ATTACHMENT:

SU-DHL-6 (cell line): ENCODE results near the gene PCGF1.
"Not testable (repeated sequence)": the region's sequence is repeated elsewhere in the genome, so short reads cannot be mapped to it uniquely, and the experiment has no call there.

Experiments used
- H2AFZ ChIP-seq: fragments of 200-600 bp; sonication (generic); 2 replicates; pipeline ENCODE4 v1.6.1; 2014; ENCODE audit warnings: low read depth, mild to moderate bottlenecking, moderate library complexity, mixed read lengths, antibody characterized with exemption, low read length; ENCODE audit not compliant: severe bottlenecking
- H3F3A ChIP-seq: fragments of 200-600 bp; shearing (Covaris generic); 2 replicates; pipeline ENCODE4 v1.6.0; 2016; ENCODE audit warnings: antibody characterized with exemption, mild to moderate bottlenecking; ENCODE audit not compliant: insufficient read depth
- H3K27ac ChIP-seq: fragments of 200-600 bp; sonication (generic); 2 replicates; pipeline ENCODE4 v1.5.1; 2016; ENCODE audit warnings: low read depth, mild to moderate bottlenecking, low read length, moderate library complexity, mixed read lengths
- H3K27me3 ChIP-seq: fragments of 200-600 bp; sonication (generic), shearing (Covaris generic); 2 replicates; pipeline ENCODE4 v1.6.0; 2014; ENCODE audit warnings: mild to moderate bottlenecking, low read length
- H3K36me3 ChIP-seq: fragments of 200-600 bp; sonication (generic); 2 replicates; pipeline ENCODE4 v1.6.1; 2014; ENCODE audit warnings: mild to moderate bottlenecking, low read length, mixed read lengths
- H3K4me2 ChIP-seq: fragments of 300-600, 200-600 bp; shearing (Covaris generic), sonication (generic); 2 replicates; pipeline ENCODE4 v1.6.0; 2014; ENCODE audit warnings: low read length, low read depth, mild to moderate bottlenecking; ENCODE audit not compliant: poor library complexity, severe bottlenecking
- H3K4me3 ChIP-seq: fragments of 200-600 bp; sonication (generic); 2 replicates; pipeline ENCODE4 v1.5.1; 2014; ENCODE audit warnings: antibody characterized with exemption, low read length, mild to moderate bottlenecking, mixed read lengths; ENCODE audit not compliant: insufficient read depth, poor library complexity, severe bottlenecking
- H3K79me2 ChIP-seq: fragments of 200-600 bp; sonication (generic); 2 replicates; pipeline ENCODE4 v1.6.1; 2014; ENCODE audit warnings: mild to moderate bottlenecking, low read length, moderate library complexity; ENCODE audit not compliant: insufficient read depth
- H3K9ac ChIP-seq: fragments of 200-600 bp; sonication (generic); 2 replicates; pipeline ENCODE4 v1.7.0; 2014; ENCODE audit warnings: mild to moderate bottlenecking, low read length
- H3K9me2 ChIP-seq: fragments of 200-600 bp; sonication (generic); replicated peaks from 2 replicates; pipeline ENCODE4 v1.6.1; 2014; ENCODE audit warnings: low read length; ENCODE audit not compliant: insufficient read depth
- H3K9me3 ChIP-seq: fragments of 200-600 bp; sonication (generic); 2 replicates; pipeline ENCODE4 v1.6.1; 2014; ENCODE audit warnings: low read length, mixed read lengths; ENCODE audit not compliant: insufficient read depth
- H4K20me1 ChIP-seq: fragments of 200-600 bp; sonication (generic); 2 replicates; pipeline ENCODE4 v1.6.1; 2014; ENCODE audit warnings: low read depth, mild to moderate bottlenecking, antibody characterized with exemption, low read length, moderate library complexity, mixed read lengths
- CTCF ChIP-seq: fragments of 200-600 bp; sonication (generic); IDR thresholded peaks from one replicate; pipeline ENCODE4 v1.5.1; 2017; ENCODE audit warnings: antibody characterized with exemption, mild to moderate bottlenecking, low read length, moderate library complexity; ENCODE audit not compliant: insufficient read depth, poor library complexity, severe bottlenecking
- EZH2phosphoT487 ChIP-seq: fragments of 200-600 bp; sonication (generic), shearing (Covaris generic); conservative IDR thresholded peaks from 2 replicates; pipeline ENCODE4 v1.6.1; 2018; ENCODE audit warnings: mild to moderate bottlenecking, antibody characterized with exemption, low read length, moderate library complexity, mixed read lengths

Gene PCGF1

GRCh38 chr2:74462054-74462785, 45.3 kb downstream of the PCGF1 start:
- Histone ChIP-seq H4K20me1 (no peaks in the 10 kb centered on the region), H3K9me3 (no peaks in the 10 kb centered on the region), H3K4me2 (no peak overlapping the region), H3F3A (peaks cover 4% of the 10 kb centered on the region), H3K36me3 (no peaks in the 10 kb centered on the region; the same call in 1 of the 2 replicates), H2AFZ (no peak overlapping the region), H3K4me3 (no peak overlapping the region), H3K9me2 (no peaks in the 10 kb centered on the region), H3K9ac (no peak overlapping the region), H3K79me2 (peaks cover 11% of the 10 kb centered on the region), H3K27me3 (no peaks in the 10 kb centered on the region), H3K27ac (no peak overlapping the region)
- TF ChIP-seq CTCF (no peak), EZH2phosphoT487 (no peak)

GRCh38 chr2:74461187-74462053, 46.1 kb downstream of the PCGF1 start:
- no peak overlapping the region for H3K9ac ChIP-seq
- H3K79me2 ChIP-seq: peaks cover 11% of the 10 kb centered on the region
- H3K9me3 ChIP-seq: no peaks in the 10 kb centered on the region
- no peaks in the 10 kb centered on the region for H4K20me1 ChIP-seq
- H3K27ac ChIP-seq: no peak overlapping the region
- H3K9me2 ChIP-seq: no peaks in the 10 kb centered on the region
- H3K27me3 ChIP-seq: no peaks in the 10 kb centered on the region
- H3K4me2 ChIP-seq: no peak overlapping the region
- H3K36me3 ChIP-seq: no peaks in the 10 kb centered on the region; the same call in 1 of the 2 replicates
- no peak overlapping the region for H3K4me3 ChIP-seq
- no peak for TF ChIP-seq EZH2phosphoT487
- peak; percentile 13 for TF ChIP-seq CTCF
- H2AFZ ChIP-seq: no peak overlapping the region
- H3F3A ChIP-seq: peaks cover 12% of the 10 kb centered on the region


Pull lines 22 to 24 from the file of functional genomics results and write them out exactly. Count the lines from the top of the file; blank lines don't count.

GRCh38 chr2:74461187-74462053, 46.1 kb downstream of the PCGF1 start:
- no peak overlapping the region for H3K9ac ChIP-seq
- H3K79me2 ChIP-seq: peaks cover 11% of the 10 kb centered on the region